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5 Steps to Understanding Product Costing- Part 1 Cost Center Planning

Product Costing, part of the Controlling module, is used to value the internal cost of materials and production for profitability and management accounting. Product Costing is a niche skill. Due to costing’s high integration with other modules, many people avoid it due to the complexity. This 5 part blog will seek to simplify Product Costing.

The first step in understanding the basics of product costing is Cost Center Planning. The goal of cost center planning is to plan total dollars and quantities in each Cost Center in a Plant.

  • Organizational Structure is configured:
    • Company Codes
    • Plants
  • Master data is created
    • Profit Centers
    • Cost Centers
    • Primary and Secondary Cost Elements
    • Activity Types


Cost Center dollars are planned by Activity Type and Cost Element in Transaction KP06. Variable and fixed dollar amounts can be entered. You can plan all costs in production cost centers where they will end up through allocations, or you can plan costs where they are incurred and use plan assessments and distributions to allocate.

Cost Center activity quantities are planned in by Activity Type in Transaction KP26. You can also manually enter an activity rate based on last year’s actual values. Note that if you enter an activity rate instead of using the system to calculate a rate, you lose the opportunity to review actual vs. plan and see dollar and unit variances. It is a best practice to plan activity quantities based on practical installed capacity which accounts for downtime. If you plan at full capacity, plan activity rates will be underestimated.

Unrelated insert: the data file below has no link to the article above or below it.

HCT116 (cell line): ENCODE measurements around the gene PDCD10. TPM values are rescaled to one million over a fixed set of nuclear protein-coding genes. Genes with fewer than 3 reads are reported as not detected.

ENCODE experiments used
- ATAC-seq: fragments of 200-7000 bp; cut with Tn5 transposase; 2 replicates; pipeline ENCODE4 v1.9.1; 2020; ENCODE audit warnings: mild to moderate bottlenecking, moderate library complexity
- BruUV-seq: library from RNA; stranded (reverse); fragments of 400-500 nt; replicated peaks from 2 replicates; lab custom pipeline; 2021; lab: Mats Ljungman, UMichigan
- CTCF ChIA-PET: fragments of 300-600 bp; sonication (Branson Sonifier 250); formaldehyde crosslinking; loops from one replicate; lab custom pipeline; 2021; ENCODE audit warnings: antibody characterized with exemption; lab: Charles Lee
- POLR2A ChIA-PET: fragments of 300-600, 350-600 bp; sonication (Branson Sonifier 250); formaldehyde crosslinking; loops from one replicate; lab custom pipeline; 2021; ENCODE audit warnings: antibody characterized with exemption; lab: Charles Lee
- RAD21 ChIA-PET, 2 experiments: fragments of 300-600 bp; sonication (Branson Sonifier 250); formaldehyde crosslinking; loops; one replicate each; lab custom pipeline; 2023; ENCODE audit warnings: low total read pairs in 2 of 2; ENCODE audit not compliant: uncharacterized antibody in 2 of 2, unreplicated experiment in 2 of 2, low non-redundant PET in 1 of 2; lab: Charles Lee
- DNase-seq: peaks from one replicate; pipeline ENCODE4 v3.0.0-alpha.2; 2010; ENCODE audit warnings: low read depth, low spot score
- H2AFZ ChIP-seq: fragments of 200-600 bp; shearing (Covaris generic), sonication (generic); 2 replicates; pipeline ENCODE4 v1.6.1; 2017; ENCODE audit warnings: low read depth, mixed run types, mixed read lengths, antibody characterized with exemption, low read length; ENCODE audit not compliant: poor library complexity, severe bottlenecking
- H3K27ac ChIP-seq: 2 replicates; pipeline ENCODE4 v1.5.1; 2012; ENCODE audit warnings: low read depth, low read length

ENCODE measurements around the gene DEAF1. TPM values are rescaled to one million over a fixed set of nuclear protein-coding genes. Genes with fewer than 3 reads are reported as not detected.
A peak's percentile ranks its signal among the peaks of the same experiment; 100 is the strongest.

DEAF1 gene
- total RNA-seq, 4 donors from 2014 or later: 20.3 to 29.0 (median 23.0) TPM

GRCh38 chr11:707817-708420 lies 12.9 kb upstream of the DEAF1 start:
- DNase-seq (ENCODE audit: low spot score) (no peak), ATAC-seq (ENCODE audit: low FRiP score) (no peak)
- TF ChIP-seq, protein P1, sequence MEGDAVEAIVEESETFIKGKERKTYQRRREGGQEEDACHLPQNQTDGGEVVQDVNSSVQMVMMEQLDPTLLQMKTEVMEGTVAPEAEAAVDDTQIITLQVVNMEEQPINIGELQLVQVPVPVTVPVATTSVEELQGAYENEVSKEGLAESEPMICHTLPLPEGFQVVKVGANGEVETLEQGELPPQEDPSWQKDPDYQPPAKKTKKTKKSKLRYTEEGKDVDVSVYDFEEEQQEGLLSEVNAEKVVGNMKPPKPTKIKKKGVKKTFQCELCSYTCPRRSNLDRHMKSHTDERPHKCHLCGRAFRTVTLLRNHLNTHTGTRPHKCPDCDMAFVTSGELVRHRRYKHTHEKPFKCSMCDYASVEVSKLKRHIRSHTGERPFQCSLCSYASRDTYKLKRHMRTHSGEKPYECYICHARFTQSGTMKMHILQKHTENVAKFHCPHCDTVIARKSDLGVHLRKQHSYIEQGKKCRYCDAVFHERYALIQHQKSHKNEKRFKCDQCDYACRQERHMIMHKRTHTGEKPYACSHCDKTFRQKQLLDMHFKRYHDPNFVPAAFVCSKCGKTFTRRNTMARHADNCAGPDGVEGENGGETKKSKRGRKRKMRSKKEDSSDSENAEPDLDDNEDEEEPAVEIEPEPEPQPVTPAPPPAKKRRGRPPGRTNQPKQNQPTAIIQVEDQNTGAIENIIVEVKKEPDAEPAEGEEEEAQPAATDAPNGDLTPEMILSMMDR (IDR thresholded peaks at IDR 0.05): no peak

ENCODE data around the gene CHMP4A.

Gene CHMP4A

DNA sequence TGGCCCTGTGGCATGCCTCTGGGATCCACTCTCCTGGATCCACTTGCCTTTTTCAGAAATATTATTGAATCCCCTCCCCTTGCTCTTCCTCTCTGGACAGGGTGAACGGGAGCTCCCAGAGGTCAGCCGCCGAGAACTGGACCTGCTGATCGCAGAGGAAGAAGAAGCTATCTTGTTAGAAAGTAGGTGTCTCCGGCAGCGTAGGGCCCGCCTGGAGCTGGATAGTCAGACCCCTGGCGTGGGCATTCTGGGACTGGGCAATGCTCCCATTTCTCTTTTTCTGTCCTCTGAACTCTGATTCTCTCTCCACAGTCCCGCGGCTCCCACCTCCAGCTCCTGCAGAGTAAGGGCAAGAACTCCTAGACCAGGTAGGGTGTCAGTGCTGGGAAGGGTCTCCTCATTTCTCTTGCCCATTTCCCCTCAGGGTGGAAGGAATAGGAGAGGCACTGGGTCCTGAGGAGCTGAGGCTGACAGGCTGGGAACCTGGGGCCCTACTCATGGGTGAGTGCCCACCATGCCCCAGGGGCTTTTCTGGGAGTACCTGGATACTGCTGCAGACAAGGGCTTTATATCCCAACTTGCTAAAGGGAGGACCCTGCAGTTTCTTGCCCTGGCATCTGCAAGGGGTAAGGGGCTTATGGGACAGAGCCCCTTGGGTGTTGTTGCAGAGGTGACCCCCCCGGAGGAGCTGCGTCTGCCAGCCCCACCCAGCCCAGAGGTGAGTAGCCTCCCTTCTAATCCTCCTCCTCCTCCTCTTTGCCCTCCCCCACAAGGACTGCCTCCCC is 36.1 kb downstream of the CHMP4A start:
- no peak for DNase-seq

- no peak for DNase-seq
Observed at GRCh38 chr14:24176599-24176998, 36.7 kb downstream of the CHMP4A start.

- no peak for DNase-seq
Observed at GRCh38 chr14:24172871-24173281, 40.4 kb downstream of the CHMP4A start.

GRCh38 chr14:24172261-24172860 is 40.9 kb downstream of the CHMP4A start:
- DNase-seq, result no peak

Relatable Example:

Let’s say we are using Product Costing to value our inventory in a cookie baking shop. This will help us value our cookies (finished good), frosting (semi-finished good), and baking items like eggs, milk, and sugar (raw materials).

In order to calculate costs, we need to come up with rates for each activity, such as mixing baking items, oven baking, and cookie cooling. Since a rate is a dollar per unit, we can either come up with a rate based on previous year’s actual rates, or enter our total costs and total units.

Further information:

  • You can customize layouts and user profiles to your needs.
  • You can activate integrated Excel planning to see a spreadsheet instead of a fixed format.
  • You can also configure the system to upload Excel files instead of typing in values.

In the next blog, I will explain how activity rates are calculated based on the plan Cost Center dollars and quantities. If rates are manually entered, activity rates do not need to be calculated, but there is a valuable report to review them prior to proceeding. Continue reading Part 2.

If you enjoyed this blog, you can look forward to my next book, Practical Product Costing Guide for CO-PC (Product Cost Controlling) coming out this summer. You can stay up to date by subscribing to

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